A national clearinghouse for news, strategies and tactics has emerged called Occupy Our Homes. This organization holds weekly conference calls, sharing information and successes from different cities.
The website has a "How to Defend Your Home" section, including legal strategies, plus suggestions for delegations and protests at banks, auction resistance, home defense and reoccupation tactics. It also has visual resources, such as "Occupy" tape, "I'm Not Leaving" signs, petitions for neighbors to sign and sample letters to banks. The website includes victory stories from all over the country, and contact information for foreclosure resistance groups all over the country.
Detroit, which has a 20 percent foreclosure rate, has a group called "Moratorium NOW! Coalition to Stop Foreclosures, Evictions and Utility Shutoffs," which just hosted a national conference calling for a two-year moratorium on foreclosures.
The group is organizing to bring back the moratoriums that were accomplished in more than 25 states in the 1930s during the Great Depression. The Michigan Moratorium Act, for example, gave an automatic five-year stay to anyone facing foreclosure, with a judge setting a payment based on the homeowner's ability to pay. These laws were upheld by the U.S. Supreme Court, which ruled that the people's right to survive during an economic emergency superseded the contract clause of the Constitution.
These foreclosure moratoriums in the 1930s were enacted not out of the kindness of politicians' hearts, but because resistance to evictions was so massive that the moratoriums were already happening in fact, on the ground, with the banks getting nothing. Tens of thousands of actions against evictions were organized by Unemployed Councils, led by the communists and other radicals. Today's Occupy movement brings echoes of those Unemployed Councils.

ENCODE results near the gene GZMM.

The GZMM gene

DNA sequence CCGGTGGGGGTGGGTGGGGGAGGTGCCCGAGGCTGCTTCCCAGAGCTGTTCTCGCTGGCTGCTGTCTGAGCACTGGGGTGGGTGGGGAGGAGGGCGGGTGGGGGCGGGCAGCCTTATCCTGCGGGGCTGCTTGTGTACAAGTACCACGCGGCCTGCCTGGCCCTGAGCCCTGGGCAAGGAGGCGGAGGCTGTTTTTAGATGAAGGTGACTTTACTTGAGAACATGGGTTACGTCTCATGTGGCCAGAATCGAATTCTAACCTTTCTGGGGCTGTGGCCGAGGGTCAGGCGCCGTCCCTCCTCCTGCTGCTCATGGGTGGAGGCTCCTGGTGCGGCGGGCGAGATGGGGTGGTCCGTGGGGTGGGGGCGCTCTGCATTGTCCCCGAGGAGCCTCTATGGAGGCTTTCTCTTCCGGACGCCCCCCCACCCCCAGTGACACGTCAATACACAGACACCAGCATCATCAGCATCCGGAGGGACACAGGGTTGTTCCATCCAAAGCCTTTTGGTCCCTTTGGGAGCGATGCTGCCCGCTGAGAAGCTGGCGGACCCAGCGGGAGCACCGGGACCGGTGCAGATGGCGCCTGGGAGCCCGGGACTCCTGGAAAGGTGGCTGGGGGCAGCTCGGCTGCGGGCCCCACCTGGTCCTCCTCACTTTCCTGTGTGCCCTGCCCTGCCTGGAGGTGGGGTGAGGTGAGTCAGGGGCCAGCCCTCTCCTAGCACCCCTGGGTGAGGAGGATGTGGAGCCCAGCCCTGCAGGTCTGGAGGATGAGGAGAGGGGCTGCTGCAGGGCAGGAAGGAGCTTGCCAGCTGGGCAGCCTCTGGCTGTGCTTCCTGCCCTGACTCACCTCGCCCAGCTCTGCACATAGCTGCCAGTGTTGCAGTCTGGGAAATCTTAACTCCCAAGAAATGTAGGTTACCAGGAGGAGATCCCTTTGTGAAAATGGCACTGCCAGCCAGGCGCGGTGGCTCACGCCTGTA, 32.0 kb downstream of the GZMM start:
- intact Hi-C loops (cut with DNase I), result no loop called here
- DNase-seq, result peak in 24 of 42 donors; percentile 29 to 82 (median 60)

Occupy LA is planning to occupy 99 homes at the same time to inspire others to do the same across the country. Occupy Chicago is planning a mass "liberation" of 99 bank-owned, abandoned homes. Activists are organizing to fix up these houses during the G8/NATO summit in May, when thousands of Occupy supporters are expected in town--the goal is for these activists to engage with the community by participating in the clean-up campaign, and to move families into the 99 houses in June.
Occupy Minneapolis has been able to stop several foreclosures through mass rallies or block parties at threatened homes, drawing in neighbors with weekly neighborhood forums, ringing an effected block with an orange plastic fence. Their goal is build a large enough base to bargain nationwide with the banks, to build a national union of homeowners.
In Chicago, the Cook County sheriff has suspended evictions due to foreclosure in 2008 and 2010, because of the massive fraud associated with the banks' actions. In San Francisco, the county auditor found that 85 percent of recent foreclosures were illegal and an eviction moratorium is under consideration. If we effectively organize resistance here in Portland, the Multnomah County Sheriff, an elected official, may also decide to back off foreclosure evictions.
Clearly the foreclosure resistance movement has the potential to move huge numbers of people--Black, Latino, white, Asian; working class and middle class; the 99 percent together--into challenging this New Jim Crow, this racist housing and employment crisis caused by a corrupt and predatory capitalist system. If we stick together and support each other, we'll win.